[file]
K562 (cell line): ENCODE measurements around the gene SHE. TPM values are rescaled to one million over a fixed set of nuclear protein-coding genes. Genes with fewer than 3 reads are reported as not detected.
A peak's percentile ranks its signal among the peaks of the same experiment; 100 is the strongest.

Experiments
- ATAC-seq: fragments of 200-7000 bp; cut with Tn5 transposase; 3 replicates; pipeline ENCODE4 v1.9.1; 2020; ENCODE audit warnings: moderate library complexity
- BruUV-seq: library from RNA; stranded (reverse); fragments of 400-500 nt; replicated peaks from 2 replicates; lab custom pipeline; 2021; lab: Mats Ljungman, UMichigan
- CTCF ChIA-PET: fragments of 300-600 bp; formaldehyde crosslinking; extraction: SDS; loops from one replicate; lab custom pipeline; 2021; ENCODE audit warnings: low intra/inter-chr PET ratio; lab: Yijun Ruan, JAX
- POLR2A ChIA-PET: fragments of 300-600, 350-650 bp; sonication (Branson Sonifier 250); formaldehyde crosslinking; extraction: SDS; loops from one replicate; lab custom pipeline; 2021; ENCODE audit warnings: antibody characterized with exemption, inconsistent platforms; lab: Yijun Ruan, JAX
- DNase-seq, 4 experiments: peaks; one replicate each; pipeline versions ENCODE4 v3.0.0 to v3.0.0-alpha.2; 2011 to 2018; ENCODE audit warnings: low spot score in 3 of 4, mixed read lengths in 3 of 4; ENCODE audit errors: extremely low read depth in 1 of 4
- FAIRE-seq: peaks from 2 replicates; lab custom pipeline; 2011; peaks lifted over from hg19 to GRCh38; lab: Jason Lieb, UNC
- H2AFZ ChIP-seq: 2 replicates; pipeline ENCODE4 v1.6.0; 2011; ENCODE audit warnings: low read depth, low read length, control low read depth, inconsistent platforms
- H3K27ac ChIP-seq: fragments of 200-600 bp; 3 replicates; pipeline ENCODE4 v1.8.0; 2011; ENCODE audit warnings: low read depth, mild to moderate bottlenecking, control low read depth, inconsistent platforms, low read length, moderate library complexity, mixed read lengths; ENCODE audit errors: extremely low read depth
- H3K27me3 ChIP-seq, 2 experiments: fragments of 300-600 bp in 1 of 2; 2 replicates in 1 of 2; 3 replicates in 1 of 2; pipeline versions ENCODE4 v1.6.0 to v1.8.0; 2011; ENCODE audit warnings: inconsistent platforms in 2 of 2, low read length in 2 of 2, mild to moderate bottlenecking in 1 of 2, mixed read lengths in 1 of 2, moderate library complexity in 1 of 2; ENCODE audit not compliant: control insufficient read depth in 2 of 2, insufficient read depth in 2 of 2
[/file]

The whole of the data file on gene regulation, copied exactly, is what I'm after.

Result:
K562 (cell line): ENCODE measurements around the gene SHE. TPM values are rescaled to one million over a fixed set of nuclear protein-coding genes. Genes with fewer than 3 reads are reported as not detected.
A peak's percentile ranks its signal among the peaks of the same experiment; 100 is the strongest.

Experiments
- ATAC-seq: fragments of 200-7000 bp; cut with Tn5 transposase; 3 replicates; pipeline ENCODE4 v1.9.1; 2020; ENCODE audit warnings: moderate library complexity
- BruUV-seq: library from RNA; stranded (reverse); fragments of 400-500 nt; replicated peaks from 2 replicates; lab custom pipeline; 2021; lab: Mats Ljungman, UMichigan
- CTCF ChIA-PET: fragments of 300-600 bp; formaldehyde crosslinking; extraction: SDS; loops from one replicate; lab custom pipeline; 2021; ENCODE audit warnings: low intra/inter-chr PET ratio; lab: Yijun Ruan, JAX
- POLR2A ChIA-PET: fragments of 300-600, 350-650 bp; sonication (Branson Sonifier 250); formaldehyde crosslinking; extraction: SDS; loops from one replicate; lab custom pipeline; 2021; ENCODE audit warnings: antibody characterized with exemption, inconsistent platforms; lab: Yijun Ruan, JAX
- DNase-seq, 4 experiments: peaks; one replicate each; pipeline versions ENCODE4 v3.0.0 to v3.0.0-alpha.2; 2011 to 2018; ENCODE audit warnings: low spot score in 3 of 4, mixed read lengths in 3 of 4; ENCODE audit errors: extremely low read depth in 1 of 4
- FAIRE-seq: peaks from 2 replicates; lab custom pipeline; 2011; peaks lifted over from hg19 to GRCh38; lab: Jason Lieb, UNC
- H2AFZ ChIP-seq: 2 replicates; pipeline ENCODE4 v1.6.0; 2011; ENCODE audit warnings: low read depth, low read length, control low read depth, inconsistent platforms
- H3K27ac ChIP-seq: fragments of 200-600 bp; 3 replicates; pipeline ENCODE4 v1.8.0; 2011; ENCODE audit warnings: low read depth, mild to moderate bottlenecking, control low read depth, inconsistent platforms, low read length, moderate library complexity, mixed read lengths; ENCODE audit errors: extremely low read depth
- H3K27me3 ChIP-seq, 2 experiments: fragments of 300-600 bp in 1 of 2; 2 replicates in 1 of 2; 3 replicates in 1 of 2; pipeline versions ENCODE4 v1.6.0 to v1.8.0; 2011; ENCODE audit warnings: inconsistent platforms in 2 of 2, low read length in 2 of 2, mild to moderate bottlenecking in 1 of 2, mixed read lengths in 1 of 2, moderate library complexity in 1 of 2; ENCODE audit not compliant: control insufficient read depth in 2 of 2, insufficient read depth in 2 of 2